Climate change and its impact on emerging countries

The climate risk mapping has evolved dramatically over the past three decades. East Asia, the Indian subcontinent and, to a lesser extent, Africa are increasingly affected by extreme weather events such as floods, storms, droughts and rising sea level.

Super Typhoon Haiyan, early November 2013 in the Philippines, has revived the debate on climate change and its impact on poor countries.

Tacloban, Leyte island, philippines © Trocaire, CC BY 2.0

The World Bank statistics show that at the global level, the damages due to natural catastrophes increased from 50 to 200 billion USD per year between 1980 and 2012. The total cost of the cumulative damages during this period amounted to nearly 3 800 billion USD, while the number of the dead reached 2.5 million people. Three-quarters of these human and material losses are accounted for by extreme weather events.

The German reinsurer Munich Re noted that the number of special events occurring in East Asia between 1980 and 2012 went fourfold. In 33 years, the total economic losses in the region reached 700 billion USD, only 11% of which were supported by insurers, that is 76 billion USD. Floods account for 56% of economic losses and 30% of insured losses.

Impact of climate change on emerging countries

The situation of emerging countries is worrying, with poor or middle-income countries being the hardest-hit by this kind of events. The price paid by these countries is huge. In economic terms, it is estimated that natural catastrophes cost countries 2.9% of their GDP, compared to only 0.8% for developed countries.

According to a study of the British firm Maplecroft, the climate change Vulnerability Index (CCVI), which identifies weather hazards in 193 countries according to their impact on the population and on economic activity by 2025, is hardly reassuring.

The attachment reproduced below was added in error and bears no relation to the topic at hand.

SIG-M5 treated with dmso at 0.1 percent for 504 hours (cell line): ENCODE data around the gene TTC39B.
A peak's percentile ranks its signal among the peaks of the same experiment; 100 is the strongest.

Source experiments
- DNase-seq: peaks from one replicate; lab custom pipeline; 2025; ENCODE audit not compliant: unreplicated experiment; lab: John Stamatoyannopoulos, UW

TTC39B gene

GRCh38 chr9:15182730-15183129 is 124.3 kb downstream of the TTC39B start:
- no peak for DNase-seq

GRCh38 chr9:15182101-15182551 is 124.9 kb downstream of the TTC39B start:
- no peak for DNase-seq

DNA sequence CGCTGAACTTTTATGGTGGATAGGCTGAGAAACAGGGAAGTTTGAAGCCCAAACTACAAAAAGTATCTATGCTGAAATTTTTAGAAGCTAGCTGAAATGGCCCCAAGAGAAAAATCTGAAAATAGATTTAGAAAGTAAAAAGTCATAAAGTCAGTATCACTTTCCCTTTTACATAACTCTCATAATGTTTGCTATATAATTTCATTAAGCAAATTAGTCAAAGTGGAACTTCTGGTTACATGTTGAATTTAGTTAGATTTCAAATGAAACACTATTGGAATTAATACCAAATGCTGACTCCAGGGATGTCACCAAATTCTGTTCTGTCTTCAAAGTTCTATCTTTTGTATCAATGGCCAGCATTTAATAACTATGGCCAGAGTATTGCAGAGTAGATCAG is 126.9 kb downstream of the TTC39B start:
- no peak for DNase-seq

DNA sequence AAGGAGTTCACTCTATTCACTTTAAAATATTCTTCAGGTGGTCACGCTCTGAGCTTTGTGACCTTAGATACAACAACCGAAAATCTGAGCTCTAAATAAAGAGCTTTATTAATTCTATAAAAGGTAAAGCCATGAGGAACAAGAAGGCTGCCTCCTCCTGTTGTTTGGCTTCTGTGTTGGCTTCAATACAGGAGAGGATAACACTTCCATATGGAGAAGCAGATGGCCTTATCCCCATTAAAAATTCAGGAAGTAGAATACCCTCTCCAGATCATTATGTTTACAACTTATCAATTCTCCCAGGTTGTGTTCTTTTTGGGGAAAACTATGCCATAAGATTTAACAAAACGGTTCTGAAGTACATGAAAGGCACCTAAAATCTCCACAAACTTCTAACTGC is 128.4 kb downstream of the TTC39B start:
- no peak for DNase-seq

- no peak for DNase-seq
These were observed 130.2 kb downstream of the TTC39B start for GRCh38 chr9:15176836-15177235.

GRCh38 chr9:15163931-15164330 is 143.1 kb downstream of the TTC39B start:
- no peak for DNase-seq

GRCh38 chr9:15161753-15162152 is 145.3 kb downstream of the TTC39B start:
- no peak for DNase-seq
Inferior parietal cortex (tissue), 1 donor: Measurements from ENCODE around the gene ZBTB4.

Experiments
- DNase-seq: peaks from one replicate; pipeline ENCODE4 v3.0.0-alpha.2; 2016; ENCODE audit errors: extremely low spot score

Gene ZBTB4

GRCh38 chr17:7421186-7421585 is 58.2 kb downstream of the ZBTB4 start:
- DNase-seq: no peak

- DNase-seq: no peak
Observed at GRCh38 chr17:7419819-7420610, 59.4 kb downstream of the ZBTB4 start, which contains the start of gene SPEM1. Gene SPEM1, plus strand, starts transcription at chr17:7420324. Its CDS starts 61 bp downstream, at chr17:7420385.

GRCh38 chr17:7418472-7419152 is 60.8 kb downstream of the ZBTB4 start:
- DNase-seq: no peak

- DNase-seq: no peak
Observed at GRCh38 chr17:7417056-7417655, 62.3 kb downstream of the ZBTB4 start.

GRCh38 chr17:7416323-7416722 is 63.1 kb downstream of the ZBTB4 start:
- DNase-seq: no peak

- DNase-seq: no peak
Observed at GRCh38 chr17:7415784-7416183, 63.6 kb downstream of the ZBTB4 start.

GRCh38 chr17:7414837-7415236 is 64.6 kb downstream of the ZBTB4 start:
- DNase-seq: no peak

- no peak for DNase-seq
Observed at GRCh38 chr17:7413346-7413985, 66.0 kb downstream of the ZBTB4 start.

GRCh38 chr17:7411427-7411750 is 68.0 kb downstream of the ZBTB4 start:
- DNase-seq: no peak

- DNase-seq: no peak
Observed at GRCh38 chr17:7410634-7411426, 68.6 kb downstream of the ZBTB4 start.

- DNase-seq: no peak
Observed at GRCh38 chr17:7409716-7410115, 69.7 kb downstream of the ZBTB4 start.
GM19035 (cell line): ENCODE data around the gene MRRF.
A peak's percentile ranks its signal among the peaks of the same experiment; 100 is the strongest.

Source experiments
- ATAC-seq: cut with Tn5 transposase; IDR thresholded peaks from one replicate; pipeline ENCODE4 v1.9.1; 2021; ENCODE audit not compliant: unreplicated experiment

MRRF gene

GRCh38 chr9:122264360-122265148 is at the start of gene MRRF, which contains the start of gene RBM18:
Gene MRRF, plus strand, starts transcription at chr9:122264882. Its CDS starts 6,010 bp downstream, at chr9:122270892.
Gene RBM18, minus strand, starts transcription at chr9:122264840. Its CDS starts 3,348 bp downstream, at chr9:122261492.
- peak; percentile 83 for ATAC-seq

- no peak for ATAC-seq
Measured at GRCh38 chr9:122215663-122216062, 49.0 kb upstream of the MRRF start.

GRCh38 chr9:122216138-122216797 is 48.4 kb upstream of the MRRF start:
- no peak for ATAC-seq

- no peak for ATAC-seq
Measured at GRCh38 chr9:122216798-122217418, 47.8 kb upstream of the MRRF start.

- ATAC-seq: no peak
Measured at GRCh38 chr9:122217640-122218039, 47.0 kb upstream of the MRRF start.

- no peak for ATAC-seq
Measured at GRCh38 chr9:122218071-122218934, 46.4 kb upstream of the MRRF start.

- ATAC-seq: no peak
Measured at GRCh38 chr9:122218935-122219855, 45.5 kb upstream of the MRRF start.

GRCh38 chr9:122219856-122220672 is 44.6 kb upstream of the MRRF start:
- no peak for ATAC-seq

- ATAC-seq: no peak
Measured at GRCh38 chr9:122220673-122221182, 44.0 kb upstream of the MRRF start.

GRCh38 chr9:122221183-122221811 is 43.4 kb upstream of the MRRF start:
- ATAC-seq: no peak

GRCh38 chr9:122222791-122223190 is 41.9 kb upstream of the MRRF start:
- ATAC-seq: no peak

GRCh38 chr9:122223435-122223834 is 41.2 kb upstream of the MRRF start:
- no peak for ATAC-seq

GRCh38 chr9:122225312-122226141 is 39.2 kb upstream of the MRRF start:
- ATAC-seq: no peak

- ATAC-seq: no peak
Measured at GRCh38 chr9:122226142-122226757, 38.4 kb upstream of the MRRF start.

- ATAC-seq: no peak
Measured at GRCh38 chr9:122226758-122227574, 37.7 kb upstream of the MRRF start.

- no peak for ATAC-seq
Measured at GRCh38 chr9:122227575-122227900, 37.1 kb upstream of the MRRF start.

The study underlines that major emerging countries and the new economic powers, including India and China are among the 67 most vulnerable countries to natural disasters. In the next ten years, they would accounted for almost 31% of global GDP (compared to 21% currently), that is, more than 40 000 billion USD. In addition, 64% of the global population, or 4.5 billion people now live in the most vulnerable countries, a number poised to reach 5 billion by 2025.

Impact of climate change on Africa and the Middle East

The Climate Change Vulnerability Index has ranked six African countries among the 10 most exposed ones. They are: Guinea-Bissau, Sierra Leone, South Sudan, Nigeria, the Democratic Republic of Congo and Ethiopia.

Flooding and droughts are the most feared weather events, with West Africa and the Sahel being often the hardest-hit by these disasters.

From July to November 2012, Nigeria has been facing severe floods that resulted in the loss of 500 000 barrels of oil per day, that is one-fifth of the country’s total production. Djibouti was, for its part, affected by a severe period of drought between 2008 and 2012, a scourge that caused an annual contraction of its GDP of almost four points.

In recent years, the Middle East also experienced a significant increase in the number of natural catastrophes. Floods and sand storms have accounted for most of the frequent events, causing human losses and important material damages. Most affected countries by these weather events are Yemen, Saudi Arabia, Egypt and Lebanon.

In the Africa and Middle East region, Algeria, Turkey, and Iran remain the most threatened countries by the occurrence of devastating earthquakes.

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